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Internet Tiered Services BookInternet Tiered Services: Theory, Economics, and Quality of Service

Springer, 2009

George N. Rouskas










Internet Tiered Services: Theory, Economics, and Quality of Service provides a comprehensive treatment of the problems and issues arising in providing Internet tiered services.

As telecommunications products and services have become an essential part of everyday life, consumers have at the same time grown intimately familiar with the concept of tiered pricing that is associated with such services. With tiered service structures, users may select from a small set of tiers that offer progressively higher levels of service with a corresponding increase in price. Tiered structures have been applied in several forms to wireless services (e.g., characterized by the amount of voice minutes, number of text messages, or the size of one's circle of friends to whom voice calls are free), Internet broadband access (e.g., the access speed or volume of monthly transferred data), and digital TV offerings (e.g., the number of channels included), among others. Service tiering is a form of market segmentation which, if applied appropriately, benefits both providers and consumers by making available services and associated price points that reflect the diversity in consumers' needs and ability to pay.

The purpose of this book is to develop a theoretical framework for reasoning about and pricing Internet tiered services, as well as a practical algorithmic toolset for network providers to develop customized menus of service offerings. We provide a comprehensive study of the design, sizing, and pricing of tiered structures for Internet services, and we illustrate their potential in simplifying the operation of complex components such as packet schedulers. The topic corresponds to a graduate-level field of study that combines the fields of Internet services, economics, and quality of service (QoS) in network resource allocation.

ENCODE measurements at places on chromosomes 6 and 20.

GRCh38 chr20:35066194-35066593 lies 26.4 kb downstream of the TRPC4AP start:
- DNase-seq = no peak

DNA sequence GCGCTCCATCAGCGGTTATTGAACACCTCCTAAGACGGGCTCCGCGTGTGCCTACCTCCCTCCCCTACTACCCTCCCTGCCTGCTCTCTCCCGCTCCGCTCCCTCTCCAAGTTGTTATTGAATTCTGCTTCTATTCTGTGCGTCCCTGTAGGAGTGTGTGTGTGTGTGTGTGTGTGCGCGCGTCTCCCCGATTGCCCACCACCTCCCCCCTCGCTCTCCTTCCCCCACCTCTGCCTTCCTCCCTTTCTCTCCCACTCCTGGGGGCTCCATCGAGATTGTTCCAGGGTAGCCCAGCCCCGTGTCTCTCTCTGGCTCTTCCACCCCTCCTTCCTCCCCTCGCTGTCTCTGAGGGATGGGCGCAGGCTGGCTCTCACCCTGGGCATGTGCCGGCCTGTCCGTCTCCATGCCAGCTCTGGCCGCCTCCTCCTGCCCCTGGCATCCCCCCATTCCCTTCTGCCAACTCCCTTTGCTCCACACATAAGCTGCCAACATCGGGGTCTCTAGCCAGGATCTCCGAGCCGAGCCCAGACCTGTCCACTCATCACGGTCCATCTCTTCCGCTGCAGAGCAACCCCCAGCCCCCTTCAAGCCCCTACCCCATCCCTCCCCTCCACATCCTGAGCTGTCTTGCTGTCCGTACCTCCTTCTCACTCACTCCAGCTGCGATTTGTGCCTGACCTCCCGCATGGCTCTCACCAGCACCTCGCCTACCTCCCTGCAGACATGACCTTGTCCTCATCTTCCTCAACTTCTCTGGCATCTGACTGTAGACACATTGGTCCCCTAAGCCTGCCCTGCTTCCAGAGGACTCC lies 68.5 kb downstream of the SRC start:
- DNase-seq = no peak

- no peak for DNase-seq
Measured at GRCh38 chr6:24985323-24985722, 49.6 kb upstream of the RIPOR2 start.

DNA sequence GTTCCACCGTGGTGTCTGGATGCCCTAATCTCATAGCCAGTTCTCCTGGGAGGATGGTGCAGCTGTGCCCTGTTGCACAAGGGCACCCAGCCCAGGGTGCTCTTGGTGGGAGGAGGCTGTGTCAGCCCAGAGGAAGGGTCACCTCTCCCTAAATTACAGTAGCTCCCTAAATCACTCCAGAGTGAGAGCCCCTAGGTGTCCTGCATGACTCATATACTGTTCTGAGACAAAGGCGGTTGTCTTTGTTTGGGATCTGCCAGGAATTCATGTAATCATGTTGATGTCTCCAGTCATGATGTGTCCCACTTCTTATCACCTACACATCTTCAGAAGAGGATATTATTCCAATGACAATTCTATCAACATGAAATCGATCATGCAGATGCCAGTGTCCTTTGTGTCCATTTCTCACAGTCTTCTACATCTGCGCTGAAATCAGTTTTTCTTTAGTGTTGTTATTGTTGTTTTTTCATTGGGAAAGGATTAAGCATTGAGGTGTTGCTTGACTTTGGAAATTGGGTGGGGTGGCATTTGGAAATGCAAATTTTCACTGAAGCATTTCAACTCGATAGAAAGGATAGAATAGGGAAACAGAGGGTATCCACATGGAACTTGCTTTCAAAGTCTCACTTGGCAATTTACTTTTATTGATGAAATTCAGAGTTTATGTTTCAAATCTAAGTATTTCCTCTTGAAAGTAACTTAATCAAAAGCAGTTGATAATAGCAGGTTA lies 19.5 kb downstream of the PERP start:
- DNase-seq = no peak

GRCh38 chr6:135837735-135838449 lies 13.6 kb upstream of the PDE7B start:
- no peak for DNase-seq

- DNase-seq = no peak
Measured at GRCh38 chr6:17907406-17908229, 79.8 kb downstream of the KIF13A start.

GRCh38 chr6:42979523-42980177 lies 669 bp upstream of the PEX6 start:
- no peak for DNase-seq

The Introduction (Chapter 1) provides a motivation for, and definition of, tiered network services, and discusses existing business models in this context. The remainder of the book is divided into three parts, each addressing a distinct aspect of tiered services.

Part I, Theory, consists of Chapters 2-6. This part builds upon concepts from location theory to develop a theoretical framework for reasoning about and tackling algorithmically several important problems related to tiered network services.

Part II, Economics, contains Chapters 7-9, and employs concepts from economic theory to formulate the problem of tier selection in a manner that takes into account the realities of the marketplace.

Part III, Quality of Service, illustrates the practical implications of tiered services by considering a central component of packet-switched networks, the link scheduler. This part introduces a new service discipline, referred to as tiered service fair queueing (TSFQ), that achieves tight delay bounds and worst-case fairness with low algorithmic and implementation complexity.

Internet Tiered Services: Theory, Economics, and Quality of Service is a valuable reference for practicing engineers as well as industry and academic researchers.



Preface (pdf)

1. Introduction (pdf)

Part I: Theory

2. The Directional p-Median Problem: Definition and Applications

3. Bandwidth Tiered Service: Deterministic Demands

4. Bandwidth Tiered Service: TDM Emulation

5. Bandwidth Tiered Service: Stochastic Demands

6. Tiered Structures for Multiple Services

Part II: Economics

7. Economic Model for Bandwidth Tiered Service

8. Service Tiering As a Market Segmentation Strategy

9. Tiered Service Bundling Under Budget Constraints

Part III: Quality of Service

10. Packet Scheduling

11. Tiered-Service Fair Queueing (TSFQ)

Index (pdf)